I have a narrow methodological question. A technical question.
I want to make sure that I fully understand the methodology behind the U.S. News annual rankings for Best Undergraduate Teaching.
The question of the relative merits or demerits of the U.S. News rankings is not one I want to debate at this time and in this space. Rather, my goal is purely for understanding - and only about the Best Undergraduate Teaching methodology.
If you have insights or information on this methodology - or if my understanding is wrong (see below) - then please let us know.
Here is how I think the methodology for coming up with this list goes.
Step 1: U.S. News sends out a peer assessment survey* to college presidents, provosts and admissions deans.
* Note: I can’t find a copy of this peer assessment survey anywhere. The latest data that I can find on the sample size is from the 2013 survey, where U.S. News reports that 842 “top college officials” were surveyed, with a response rate of 53 percent.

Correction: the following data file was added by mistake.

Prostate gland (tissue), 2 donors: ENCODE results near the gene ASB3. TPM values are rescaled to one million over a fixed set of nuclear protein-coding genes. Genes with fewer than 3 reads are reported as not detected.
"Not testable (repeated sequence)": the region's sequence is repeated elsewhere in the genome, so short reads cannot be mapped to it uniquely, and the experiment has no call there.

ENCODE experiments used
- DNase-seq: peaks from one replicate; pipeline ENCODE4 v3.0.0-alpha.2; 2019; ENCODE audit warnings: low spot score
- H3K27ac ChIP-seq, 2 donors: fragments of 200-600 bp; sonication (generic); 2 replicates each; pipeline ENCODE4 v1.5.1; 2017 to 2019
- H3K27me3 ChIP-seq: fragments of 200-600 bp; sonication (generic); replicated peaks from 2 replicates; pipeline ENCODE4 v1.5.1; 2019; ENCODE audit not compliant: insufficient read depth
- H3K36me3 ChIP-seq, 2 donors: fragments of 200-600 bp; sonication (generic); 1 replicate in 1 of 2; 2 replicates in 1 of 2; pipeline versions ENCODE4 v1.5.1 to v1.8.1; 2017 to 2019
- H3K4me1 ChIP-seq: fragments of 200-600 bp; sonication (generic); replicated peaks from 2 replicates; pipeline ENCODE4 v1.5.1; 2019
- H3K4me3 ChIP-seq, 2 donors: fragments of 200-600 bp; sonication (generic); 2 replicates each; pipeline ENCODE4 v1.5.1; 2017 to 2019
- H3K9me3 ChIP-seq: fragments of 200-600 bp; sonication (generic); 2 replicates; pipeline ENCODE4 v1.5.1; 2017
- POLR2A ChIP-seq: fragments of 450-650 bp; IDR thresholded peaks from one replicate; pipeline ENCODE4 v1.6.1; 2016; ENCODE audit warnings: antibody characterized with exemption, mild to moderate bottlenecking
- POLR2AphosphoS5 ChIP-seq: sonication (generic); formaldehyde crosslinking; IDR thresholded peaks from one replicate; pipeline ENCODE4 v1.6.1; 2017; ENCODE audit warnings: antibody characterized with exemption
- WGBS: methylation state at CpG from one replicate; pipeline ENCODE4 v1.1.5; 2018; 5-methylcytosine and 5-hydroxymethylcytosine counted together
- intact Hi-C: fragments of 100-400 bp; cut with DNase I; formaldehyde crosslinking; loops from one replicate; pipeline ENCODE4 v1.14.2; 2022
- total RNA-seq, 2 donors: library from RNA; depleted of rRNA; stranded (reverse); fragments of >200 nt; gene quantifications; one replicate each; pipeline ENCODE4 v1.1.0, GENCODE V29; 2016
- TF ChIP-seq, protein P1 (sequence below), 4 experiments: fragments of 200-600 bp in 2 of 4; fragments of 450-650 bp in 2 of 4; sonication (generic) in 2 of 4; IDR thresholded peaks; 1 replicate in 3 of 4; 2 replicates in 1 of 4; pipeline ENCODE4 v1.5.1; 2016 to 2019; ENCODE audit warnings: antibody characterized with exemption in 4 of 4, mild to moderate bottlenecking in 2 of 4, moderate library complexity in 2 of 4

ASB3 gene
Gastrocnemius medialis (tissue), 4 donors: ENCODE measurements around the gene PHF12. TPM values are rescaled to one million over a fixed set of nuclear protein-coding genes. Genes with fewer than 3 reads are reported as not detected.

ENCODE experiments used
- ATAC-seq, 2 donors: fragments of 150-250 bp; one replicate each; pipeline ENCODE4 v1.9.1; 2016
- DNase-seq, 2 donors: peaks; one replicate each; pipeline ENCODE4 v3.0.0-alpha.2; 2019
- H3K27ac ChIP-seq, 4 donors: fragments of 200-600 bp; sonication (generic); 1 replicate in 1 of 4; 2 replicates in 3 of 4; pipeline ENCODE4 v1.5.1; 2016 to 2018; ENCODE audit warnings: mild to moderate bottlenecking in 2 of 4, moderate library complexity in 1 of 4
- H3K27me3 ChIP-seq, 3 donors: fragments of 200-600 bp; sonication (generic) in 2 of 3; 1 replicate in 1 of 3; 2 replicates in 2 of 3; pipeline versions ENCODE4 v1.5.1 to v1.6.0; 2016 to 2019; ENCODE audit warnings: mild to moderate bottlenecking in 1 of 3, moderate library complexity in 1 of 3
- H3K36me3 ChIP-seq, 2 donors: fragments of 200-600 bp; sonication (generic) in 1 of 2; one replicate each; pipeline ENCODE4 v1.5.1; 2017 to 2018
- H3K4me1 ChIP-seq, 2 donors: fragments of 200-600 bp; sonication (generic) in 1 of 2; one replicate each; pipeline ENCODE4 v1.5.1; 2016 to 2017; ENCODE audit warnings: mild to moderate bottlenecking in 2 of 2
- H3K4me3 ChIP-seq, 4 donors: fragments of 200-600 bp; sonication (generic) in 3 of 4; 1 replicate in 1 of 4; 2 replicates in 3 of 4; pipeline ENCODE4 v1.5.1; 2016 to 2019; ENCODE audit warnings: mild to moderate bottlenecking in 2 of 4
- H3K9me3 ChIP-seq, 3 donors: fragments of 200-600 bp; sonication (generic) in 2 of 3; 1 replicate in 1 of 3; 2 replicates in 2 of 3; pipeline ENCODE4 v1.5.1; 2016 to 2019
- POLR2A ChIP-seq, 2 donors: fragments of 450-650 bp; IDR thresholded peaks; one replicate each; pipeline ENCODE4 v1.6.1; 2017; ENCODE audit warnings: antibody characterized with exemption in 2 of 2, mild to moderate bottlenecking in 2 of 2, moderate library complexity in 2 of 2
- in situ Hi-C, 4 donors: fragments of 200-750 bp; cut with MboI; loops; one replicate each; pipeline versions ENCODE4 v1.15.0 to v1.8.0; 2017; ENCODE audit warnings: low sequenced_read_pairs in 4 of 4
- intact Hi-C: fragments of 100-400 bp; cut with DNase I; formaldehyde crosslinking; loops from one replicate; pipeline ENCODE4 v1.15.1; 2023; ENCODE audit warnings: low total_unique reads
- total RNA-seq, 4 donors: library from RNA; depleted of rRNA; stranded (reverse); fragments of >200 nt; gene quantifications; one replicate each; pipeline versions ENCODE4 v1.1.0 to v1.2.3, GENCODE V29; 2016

Step 2: The surveyed presidents, provosts, and admissions deans are asked to nominate up to 10 schools (in their institutions category) that they judge to have " an especially strong commitment to undergraduate teaching”.
Step 3: The rankings are then derived "solely on the responses” of the peer assessment survey, with the ranking order calculated "based on the number of top 10 nominations they received”. Only schools with 7 or more nominations amongst presidents, provosts and admissions deans as having "especially strong commitment to undergraduate teaching” are included in the list.
And again, so I understand this, the U.S. News rankings for Best Undergraduate Teaching are solely based on a reputational sorting, with that sorting provided only by presidents, provosts, and admissions deans who receive and return the peer assessment survey.
This is what it seems to say in the methodology section:
"The Best Undergraduate Teaching rankings are based solely on the responses to this separate section of the 2016 peer assessment survey.” (Emphasis mine).
Is my understanding of how U.S. News comes up with their teaching rankings correct?
Do you have more information or insights into the methodology behind this ranking?
Are there other publications that do a ranking around teaching and learning - and does their methodology differ?